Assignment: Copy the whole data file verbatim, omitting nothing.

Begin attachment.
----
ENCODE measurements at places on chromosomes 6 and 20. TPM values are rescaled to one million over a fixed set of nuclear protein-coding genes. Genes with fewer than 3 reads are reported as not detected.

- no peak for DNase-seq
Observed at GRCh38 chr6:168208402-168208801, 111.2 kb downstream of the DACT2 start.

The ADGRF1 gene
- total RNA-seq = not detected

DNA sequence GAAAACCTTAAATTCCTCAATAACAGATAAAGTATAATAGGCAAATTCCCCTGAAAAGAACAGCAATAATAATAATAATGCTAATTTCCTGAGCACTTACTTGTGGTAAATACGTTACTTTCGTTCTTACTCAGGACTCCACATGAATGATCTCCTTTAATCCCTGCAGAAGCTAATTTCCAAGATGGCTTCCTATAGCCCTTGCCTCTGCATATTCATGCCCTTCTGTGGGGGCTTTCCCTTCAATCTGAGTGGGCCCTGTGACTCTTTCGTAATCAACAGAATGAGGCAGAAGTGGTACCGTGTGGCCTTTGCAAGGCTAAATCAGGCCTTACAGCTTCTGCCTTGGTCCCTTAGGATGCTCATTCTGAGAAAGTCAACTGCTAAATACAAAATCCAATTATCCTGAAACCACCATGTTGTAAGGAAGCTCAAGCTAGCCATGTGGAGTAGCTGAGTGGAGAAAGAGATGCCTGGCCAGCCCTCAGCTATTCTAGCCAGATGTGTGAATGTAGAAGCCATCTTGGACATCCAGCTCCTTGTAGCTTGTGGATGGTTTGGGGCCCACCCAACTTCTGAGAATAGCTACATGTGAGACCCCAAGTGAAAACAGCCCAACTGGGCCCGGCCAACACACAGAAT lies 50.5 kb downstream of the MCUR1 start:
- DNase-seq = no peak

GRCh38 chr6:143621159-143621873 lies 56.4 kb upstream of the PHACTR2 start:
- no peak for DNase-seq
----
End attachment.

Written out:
ENCODE measurements at places on chromosomes 6 and 20. TPM values are rescaled to one million over a fixed set of nuclear protein-coding genes. Genes with fewer than 3 reads are reported as not detected.

- no peak for DNase-seq
Observed at GRCh38 chr6:168208402-168208801, 111.2 kb downstream of the DACT2 start.

The ADGRF1 gene
- total RNA-seq = not detected

DNA sequence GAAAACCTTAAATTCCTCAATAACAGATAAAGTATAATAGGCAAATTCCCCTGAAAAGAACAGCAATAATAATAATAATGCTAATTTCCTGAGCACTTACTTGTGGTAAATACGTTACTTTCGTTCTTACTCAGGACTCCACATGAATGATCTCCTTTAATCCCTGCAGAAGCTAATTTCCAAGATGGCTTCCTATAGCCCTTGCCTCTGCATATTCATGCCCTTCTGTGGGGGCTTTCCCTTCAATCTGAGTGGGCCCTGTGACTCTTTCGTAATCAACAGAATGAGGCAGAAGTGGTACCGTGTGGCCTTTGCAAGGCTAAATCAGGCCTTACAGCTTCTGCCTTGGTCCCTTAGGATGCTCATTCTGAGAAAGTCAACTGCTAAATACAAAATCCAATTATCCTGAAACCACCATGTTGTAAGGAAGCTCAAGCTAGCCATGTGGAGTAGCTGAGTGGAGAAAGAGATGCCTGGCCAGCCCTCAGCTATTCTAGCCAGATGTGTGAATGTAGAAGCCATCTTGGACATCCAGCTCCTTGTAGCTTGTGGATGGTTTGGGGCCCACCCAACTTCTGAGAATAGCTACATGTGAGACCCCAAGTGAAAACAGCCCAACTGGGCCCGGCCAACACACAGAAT lies 50.5 kb downstream of the MCUR1 start:
- DNase-seq = no peak

GRCh38 chr6:143621159-143621873 lies 56.4 kb upstream of the PHACTR2 start:
- no peak for DNase-seq